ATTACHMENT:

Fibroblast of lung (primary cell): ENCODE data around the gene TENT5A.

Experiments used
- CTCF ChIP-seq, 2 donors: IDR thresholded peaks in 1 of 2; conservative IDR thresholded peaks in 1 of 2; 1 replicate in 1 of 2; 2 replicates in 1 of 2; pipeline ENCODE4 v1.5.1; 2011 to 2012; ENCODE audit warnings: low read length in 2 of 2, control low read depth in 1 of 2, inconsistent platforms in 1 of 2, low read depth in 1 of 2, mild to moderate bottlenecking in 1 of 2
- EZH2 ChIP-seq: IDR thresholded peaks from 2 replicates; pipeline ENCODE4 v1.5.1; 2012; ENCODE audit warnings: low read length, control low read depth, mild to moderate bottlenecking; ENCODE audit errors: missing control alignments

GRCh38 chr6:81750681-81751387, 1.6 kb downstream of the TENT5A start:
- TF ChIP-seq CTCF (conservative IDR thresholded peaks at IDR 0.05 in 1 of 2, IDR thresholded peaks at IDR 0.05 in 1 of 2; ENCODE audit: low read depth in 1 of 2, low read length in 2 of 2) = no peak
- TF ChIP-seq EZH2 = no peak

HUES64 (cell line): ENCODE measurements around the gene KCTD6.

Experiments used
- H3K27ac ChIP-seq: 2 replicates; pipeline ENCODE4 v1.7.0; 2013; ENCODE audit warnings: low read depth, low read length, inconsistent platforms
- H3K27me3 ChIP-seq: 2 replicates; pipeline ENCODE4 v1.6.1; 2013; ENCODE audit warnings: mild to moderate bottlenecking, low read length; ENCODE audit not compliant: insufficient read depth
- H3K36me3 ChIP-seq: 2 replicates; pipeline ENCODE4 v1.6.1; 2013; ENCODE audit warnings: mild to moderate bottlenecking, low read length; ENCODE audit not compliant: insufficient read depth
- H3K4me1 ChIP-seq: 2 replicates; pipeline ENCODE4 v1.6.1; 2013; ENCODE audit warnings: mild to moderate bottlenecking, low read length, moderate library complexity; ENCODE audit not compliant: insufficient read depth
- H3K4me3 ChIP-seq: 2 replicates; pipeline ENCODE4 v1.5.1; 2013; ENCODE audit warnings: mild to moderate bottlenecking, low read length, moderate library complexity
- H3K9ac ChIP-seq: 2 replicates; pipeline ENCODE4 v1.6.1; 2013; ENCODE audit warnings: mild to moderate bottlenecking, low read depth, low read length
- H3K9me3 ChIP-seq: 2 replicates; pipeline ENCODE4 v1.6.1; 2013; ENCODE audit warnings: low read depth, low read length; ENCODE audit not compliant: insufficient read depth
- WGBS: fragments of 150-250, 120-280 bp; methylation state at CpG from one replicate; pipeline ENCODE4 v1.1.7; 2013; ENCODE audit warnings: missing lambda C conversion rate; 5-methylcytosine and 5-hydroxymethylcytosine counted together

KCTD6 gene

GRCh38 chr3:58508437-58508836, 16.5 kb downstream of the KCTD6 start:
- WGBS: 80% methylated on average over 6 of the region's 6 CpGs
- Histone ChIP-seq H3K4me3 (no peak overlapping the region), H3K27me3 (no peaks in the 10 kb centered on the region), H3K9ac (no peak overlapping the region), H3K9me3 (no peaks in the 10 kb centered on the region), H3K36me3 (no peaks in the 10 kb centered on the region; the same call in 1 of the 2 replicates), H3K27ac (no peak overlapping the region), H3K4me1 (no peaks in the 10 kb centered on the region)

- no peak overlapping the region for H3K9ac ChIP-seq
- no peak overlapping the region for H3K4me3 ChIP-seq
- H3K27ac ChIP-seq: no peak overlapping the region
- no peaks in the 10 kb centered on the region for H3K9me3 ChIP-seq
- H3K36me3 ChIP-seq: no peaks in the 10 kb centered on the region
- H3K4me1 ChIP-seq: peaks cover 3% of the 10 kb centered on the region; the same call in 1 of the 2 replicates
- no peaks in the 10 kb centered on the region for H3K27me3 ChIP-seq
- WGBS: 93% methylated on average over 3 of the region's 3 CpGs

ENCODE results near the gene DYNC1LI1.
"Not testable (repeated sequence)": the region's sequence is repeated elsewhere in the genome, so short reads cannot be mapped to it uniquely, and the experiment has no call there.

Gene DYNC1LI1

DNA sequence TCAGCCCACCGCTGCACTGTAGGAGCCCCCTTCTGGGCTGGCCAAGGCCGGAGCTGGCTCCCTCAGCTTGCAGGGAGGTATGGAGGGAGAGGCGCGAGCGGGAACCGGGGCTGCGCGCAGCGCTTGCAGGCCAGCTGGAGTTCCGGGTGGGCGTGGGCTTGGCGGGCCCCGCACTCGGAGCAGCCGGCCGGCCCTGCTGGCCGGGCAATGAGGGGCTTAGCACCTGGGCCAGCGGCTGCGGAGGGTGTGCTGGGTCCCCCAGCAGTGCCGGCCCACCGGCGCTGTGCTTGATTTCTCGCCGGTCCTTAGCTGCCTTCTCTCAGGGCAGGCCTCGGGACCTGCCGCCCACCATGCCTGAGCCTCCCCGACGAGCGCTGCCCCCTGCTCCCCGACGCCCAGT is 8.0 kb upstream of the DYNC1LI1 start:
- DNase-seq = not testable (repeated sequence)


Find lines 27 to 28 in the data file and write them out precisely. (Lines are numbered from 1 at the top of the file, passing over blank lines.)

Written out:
- H3K4me1 ChIP-seq: peaks cover 3% of the 10 kb centered on the region; the same call in 1 of the 2 replicates
- no peaks in the 10 kb centered on the region for H3K27me3 ChIP-seq